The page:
The phase 3 SYMPATICO study evaluates the once-daily oral combination of ibrutinib plus venetoclax for the treatment of patients with relapsed/refractory MCL. Here, a safety run-in (SRI) was conducted to determine whether concurrent administration of ibrutinib plus venetoclax without lead-in was tolerable. Results from the SRI would inform dosing in the randomized portion of the study.

Patients and methods

SYMPATICO (PCYC-1143-CA, NCT03112174) is a phase 3 multinational study comprising an open-label SRI cohort and a double-blind randomized period, both conducted in relapsed/refractory patients. An open-label arm in previously untreated patients is currently enrolling (Additional file 1: Figure S1).

In the SRI cohort, enrolled patients (aged ≥ 18 years) had pathologically confirmed MCL and ≥ 1 site of disease ≥ 2.0 cm; 1–5 prior therapies for MCL, including ≥ 1 prior rituximab/anti-CD20-containing regimen; and Eastern Cooperative Oncology Group performance status of 0–2. Patients who had received prior BTK or BCL-2 inhibitors were excluded.

Initiating on day 1, patients received concurrent oral ibrutinib 560 mg once daily and venetoclax starting from 20 mg once daily and ramped up over 5 weeks to a target dose of 400 mg (Additional file 1: Figure S1) [6]. Patients received ibrutinib plus venetoclax concurrently for 2 years followed by once-daily single-agent ibrutinib until PD, unacceptable toxicity, or withdrawal of consent. The study was conducted according to the principles of the Declaration of Helsinki and the Good Clinical Practice guidelines from the International Conference on Harmonization. The protocol was approved by institutional review boards or independent ethics committees at participating institutions, and all patients provided written informed consent.

The primary endpoint of the SRI cohort was the occurrence of TLS and dose-limiting toxicity (DLT) events. A study algorithm was developed to determine the threshold for TLS events and DLTs required to proceed with or without an ibrutinib lead-in (Additional file 1: Figure S2). TLS-risk categories were based on tumor burden and adapted from the US prescribing information for venetoclax [6]. Patients with high tumor burden (≥ 1 lesion > 10 cm or ≥ 1 lesion > 5 cm with circulating lymphocytes > 25,000 cells/mm3) and/or creatinine clearance < 60 mL/min at baseline were considered at increased risk for TLS and received TLS prophylaxis and monitoring. Patients not meeting these criteria were considered at low risk for TLS.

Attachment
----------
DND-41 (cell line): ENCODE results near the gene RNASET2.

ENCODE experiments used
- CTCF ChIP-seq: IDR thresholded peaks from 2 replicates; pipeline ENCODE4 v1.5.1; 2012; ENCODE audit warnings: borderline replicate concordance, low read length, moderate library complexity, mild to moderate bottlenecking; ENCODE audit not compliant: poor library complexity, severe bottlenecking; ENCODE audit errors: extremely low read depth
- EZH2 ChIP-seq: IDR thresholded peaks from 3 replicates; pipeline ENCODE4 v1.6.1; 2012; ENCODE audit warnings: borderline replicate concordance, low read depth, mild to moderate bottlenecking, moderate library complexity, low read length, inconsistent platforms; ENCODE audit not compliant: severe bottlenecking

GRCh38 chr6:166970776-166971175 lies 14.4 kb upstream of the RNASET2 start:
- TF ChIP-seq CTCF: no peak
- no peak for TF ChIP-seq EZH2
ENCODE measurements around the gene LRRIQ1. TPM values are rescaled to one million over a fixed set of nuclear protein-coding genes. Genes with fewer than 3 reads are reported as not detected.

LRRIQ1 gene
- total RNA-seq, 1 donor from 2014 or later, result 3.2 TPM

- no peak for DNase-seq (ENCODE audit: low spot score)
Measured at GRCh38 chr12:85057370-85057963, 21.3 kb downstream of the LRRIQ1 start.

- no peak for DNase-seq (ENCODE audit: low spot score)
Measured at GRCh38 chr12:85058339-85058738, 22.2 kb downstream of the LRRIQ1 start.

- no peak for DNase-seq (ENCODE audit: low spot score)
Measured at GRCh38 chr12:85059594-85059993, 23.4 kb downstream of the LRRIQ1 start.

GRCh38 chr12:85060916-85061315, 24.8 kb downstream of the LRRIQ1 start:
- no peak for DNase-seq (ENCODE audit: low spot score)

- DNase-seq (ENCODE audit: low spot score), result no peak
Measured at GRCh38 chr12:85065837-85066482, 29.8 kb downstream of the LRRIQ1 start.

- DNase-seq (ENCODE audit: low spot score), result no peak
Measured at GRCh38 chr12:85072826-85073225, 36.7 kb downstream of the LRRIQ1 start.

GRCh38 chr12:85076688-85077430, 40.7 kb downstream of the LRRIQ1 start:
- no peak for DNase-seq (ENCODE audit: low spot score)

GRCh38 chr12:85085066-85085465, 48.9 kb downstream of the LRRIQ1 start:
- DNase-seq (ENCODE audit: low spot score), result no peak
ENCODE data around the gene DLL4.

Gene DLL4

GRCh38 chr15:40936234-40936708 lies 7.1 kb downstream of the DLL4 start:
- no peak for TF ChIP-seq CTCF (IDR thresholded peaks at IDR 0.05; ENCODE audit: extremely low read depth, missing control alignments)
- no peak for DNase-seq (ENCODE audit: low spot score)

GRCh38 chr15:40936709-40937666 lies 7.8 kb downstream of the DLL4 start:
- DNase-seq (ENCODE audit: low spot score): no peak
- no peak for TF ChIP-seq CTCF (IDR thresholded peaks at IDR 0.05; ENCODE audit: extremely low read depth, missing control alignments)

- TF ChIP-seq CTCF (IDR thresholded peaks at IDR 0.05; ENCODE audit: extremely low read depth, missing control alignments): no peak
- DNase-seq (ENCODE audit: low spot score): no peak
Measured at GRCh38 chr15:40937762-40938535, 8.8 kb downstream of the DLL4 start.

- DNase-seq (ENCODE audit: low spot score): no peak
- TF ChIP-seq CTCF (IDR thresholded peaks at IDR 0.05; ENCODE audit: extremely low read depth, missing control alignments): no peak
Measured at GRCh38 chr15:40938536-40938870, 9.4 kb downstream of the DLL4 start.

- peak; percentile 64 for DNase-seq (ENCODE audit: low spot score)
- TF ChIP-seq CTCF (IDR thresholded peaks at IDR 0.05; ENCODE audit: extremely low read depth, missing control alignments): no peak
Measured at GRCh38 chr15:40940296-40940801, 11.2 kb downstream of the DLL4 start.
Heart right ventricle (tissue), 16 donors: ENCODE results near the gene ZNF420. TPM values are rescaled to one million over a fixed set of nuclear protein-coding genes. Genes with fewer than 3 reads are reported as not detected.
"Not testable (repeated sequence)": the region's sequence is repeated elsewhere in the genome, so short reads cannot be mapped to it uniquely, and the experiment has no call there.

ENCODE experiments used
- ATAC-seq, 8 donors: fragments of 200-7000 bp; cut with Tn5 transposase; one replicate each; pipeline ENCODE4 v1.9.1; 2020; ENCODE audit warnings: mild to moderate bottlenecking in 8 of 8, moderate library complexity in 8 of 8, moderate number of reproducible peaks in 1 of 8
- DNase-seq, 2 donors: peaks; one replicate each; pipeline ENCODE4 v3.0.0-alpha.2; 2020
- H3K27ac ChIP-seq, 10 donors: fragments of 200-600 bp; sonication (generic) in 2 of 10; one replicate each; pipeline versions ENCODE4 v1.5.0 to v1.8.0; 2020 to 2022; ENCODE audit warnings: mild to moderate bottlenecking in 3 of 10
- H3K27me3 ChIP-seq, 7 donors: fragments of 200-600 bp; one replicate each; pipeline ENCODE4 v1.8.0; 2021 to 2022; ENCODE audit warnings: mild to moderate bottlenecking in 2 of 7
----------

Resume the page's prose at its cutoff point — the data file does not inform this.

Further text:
Laboratory TLS was assessed per Howard criteria [13]. Clinical TLS was assessed per Howard criteria [13] with modifications (i.e., a diagnosis of clinical TLS required increases in serum creatinine > 1.0 mg/dL from pretreatment baseline); see Additional file 1: Methods for details. DLT was defined as any grade ≥ 3 non-TLS adverse event (AE) at least possibly related to ibrutinib and/or venetoclax occurring during the 5-week ramp-up, which ended on day 7 of venetoclax 400 mg; see Additional file 1: Methods for details.

Secondary endpoints included ORR (i.e., CR, as assessed by positron emission tomography, and partial response per the 2014 Lugano criteria) [14], PFS, duration of response, and safety. Minimal residual disease (MRD) was assessed in bone marrow and peripheral blood by flow cytometry with a detection limit of 5 × 10−4.

Requests for access to individual participant data from clinical studies conducted by Pharmacyclics LLC, an AbbVie Company, can be submitted through Yale Open Data Access Project site (http://yoda.yale.edu).

Results